Coastal Storms: Should I Evvacuatem and How do I Prepare?/ Using a Novel Method to Map Flood Susceptibility of the Lower Connecticut River Region
Wednesday, October 24, 2018
3:45 p.m. - 4:15 p.m. EDT
CM | 0.50Add to My Log
Towns have made a strong effort, particularly following Storms Irene and Sandy, to provide information on town websites regarding storm preparedness. This presentation is focused on augmenting town information and reaching residents with the importance of evacuating when asked to do so. This project builds on the research findings of Marlon et al. 2015 in which they found:
· 70% of coastal residents surveyed were either unsure or did not think they lived in an evacuation zone (when in fact all those surveyed were in an evacuation zone).
· 74% of coastal residents surveyed had not seen a local evacuation route map.
Given the large number of both residents and transients (vacationers/ weekenders) in Connecticut’s coastal communities, it is imperative to provide accessible, digital evacuation maps with shelter or respite locations. Working with four pilot communities, we have developed an ESRI Story Map to increase awareness of the need to evacuate when requested and provide information on where to go. Using historical photographs from the Hurricane of 1938 to show the extent of damage from a powerful storm hitting the Connecticut coast, we provide information on how and why people should prepare for coastal storms. Numerous resources related to weather and emergency preparedness planning for both people and pets are included.
Awareness of land areas that are currently or will be more prone to flooding in the future due to climatic and non-climatic factors is essential to consider in short- and long-term planning. Additionally, most planning activity related to resilience and climate adaptation focuses on coastal flooding and sea level rise. This study focuses on the Lower Connecticut River Valley Region (LCRVR), within which inland flooding was identified as an area of limited research and where the influence of non-climatic factors on flooding has not been assessed. Flood susceptibility was estimated using a method referred to as logistic regression, which can be used to develop a relationship between several non-climatic flood risk factors and the probability of flooding, the spatial extent of which in the current study was estimated using the 100-year FEMA flood hazard area. Flood risk factors considered included elevation, slope, land shape, distance to water, land cover, vegetation, ground materials, soil type, and percent of paved surface. The LCRVR was first split into three sub-regions (urban, rural, and coastal) and then flood risk factor values were extracted from 4,000 point locations in each sub-region; an equal number of these locations were required to be within and outside of the flood hazard area. Logistic regression was performed and allowed the estimation of coefficients, which express the relative importance of each flood risk factor. It was found that ‘elevation’ and ‘distance to water’ have the most influence on flood susceptibility in the urban and coastal sub-regions, while ‘distance to water’ and ‘ground materials’ dominate in the rural sub-region. It was also found that the contribution of ‘land use’ increases by over 200 percent between the rural and urban regions. The coefficients were finally used to develop a model of flood susceptibility that estimates probabilities of flooding throughout the LCRVR. It was found that several areas classified as “very high risk” (80 – 100%) and “high risk” (60 – 80%) were located outside of the 100-year FEMA flood hazard area and included several types of critical infrastructure that prior to this study were assumed to be safe from the effects of a 100-year flood event.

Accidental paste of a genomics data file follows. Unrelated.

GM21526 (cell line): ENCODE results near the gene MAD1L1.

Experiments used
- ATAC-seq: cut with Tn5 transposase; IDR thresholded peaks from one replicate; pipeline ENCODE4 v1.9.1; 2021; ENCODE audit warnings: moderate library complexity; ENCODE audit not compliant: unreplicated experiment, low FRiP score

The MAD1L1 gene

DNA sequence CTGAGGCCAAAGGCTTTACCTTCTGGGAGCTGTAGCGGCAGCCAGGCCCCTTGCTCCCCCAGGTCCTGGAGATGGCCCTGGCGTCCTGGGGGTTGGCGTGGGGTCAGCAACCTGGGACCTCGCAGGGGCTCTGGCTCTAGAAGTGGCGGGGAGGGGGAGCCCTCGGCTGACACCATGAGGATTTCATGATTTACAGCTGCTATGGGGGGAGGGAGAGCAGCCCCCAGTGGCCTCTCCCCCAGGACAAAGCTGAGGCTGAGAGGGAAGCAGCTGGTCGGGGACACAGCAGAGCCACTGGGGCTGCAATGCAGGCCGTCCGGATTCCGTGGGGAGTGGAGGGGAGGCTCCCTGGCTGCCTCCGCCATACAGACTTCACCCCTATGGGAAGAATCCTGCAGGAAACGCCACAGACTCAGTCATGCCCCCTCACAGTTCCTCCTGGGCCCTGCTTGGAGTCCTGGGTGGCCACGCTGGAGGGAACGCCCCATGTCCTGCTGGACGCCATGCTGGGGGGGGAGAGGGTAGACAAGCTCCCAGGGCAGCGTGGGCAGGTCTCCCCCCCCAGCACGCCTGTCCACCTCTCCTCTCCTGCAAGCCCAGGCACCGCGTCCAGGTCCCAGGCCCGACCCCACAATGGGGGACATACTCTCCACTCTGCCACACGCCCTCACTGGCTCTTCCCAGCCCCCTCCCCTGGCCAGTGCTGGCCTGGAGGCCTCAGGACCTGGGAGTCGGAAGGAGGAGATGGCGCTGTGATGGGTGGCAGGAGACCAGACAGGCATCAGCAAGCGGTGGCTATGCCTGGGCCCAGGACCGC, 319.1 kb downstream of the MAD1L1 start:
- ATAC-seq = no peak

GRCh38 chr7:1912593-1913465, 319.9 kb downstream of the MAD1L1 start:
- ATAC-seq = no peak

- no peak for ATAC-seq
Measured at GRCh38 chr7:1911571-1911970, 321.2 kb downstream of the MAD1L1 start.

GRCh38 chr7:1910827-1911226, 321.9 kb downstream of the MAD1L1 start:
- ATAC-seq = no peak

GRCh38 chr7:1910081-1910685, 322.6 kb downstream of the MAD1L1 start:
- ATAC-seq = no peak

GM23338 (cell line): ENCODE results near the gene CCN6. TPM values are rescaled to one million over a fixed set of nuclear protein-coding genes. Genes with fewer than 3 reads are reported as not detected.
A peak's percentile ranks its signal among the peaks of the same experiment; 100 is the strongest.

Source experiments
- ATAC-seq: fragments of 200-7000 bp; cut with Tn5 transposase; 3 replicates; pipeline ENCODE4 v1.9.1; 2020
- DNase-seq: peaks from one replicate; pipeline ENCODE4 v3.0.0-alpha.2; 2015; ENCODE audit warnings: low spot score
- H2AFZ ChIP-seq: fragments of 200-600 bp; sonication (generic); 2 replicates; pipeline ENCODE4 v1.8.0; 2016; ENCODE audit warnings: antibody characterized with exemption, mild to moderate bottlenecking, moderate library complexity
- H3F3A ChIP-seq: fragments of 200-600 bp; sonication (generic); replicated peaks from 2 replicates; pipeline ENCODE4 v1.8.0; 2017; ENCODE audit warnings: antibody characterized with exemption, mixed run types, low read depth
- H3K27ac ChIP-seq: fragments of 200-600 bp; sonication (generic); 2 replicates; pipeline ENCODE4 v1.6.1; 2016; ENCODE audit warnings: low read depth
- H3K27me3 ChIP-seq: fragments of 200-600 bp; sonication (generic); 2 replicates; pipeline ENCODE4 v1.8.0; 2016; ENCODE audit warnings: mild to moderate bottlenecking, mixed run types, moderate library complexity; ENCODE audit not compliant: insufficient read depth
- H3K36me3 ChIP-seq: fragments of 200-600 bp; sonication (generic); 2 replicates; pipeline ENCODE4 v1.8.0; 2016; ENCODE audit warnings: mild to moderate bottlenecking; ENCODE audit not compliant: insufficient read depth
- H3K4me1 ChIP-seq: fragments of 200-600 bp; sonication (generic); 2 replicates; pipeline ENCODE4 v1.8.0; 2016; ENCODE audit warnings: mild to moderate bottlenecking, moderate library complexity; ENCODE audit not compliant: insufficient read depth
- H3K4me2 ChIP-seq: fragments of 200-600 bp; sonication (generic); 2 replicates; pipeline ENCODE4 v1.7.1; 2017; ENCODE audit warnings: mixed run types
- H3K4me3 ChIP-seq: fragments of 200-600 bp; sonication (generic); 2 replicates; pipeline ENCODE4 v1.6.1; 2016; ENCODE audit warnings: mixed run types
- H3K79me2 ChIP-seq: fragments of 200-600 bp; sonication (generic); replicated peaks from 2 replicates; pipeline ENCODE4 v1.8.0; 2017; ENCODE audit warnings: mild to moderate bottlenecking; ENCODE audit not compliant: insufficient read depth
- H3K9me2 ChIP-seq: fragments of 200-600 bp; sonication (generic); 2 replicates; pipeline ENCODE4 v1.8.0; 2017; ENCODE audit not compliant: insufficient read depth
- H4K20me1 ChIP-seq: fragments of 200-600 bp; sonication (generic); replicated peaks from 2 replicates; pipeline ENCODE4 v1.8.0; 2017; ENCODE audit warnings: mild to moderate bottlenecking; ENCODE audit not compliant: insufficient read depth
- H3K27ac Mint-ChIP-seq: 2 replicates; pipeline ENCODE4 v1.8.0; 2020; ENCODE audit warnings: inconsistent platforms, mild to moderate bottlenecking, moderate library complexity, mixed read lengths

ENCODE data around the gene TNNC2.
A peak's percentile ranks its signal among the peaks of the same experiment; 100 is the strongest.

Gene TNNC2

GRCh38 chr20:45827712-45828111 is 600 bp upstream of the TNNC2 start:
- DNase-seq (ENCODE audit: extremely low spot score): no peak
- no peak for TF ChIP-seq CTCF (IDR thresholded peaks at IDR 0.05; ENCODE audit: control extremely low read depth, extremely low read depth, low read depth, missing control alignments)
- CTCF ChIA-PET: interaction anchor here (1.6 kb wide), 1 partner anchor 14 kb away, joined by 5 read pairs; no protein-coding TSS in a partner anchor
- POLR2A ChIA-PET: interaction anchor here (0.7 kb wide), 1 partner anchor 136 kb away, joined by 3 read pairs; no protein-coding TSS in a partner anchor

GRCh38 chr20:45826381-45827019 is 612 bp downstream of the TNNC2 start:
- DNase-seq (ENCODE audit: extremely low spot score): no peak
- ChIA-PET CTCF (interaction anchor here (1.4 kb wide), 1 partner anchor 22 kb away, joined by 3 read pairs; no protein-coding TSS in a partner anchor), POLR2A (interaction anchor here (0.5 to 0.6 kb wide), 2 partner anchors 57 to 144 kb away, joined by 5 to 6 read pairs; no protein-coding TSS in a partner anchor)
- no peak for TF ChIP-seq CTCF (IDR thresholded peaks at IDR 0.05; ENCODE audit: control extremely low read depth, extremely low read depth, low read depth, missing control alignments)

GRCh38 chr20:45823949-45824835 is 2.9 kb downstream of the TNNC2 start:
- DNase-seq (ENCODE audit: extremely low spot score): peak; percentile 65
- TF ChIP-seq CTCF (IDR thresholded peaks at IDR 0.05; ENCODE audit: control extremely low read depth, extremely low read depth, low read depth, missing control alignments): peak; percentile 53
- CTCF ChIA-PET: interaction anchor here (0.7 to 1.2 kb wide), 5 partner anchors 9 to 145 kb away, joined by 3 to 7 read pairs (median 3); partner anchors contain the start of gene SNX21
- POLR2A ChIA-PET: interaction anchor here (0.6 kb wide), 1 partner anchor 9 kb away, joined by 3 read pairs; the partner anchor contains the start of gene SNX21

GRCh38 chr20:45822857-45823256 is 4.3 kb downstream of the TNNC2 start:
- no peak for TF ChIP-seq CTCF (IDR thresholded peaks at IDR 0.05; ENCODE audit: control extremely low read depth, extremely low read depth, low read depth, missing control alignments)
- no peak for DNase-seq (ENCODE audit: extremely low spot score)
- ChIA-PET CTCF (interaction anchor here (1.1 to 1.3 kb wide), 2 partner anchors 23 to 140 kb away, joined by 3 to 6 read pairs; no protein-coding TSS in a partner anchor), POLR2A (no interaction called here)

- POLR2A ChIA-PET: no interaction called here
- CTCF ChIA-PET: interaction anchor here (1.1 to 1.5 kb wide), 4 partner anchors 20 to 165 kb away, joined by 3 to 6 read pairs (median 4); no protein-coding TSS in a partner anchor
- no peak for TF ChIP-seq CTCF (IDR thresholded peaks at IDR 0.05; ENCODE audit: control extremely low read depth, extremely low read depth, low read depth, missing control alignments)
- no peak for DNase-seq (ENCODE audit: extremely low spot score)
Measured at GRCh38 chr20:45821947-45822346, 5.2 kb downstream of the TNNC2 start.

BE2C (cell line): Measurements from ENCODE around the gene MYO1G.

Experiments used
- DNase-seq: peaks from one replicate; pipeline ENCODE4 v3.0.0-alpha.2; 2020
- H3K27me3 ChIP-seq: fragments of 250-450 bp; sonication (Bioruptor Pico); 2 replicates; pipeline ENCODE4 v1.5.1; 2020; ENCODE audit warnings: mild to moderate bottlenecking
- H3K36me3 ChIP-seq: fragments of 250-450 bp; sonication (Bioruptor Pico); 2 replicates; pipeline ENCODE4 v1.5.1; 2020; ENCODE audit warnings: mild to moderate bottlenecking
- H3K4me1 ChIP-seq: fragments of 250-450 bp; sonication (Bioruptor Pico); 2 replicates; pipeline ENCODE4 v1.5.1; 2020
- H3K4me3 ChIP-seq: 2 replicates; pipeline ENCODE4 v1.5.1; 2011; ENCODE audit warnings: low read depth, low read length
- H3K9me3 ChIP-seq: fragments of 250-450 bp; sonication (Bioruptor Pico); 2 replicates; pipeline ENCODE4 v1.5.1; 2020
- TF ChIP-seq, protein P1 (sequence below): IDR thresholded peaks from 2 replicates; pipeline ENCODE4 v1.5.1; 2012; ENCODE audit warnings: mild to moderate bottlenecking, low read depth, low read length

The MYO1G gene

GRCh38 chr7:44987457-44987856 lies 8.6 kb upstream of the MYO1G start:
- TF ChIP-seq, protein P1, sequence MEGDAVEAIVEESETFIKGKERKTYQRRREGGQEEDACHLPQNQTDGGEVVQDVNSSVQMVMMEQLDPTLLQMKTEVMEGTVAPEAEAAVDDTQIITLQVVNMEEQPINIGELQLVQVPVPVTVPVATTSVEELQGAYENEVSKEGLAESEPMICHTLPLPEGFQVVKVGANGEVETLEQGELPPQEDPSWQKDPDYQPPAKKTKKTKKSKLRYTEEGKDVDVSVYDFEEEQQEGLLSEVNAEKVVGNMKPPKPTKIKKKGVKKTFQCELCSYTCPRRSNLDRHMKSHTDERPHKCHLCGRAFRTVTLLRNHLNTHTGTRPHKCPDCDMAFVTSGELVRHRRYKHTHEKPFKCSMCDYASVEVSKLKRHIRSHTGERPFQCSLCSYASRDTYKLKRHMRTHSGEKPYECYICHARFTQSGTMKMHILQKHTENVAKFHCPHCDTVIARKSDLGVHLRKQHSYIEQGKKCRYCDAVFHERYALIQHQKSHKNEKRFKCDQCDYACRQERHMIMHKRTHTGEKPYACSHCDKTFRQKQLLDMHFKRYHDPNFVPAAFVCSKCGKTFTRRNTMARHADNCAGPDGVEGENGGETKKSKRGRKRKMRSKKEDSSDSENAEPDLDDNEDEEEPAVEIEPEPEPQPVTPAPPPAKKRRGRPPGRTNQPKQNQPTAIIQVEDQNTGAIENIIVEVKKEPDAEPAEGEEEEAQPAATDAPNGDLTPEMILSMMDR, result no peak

Jeanne Davies, email@example.com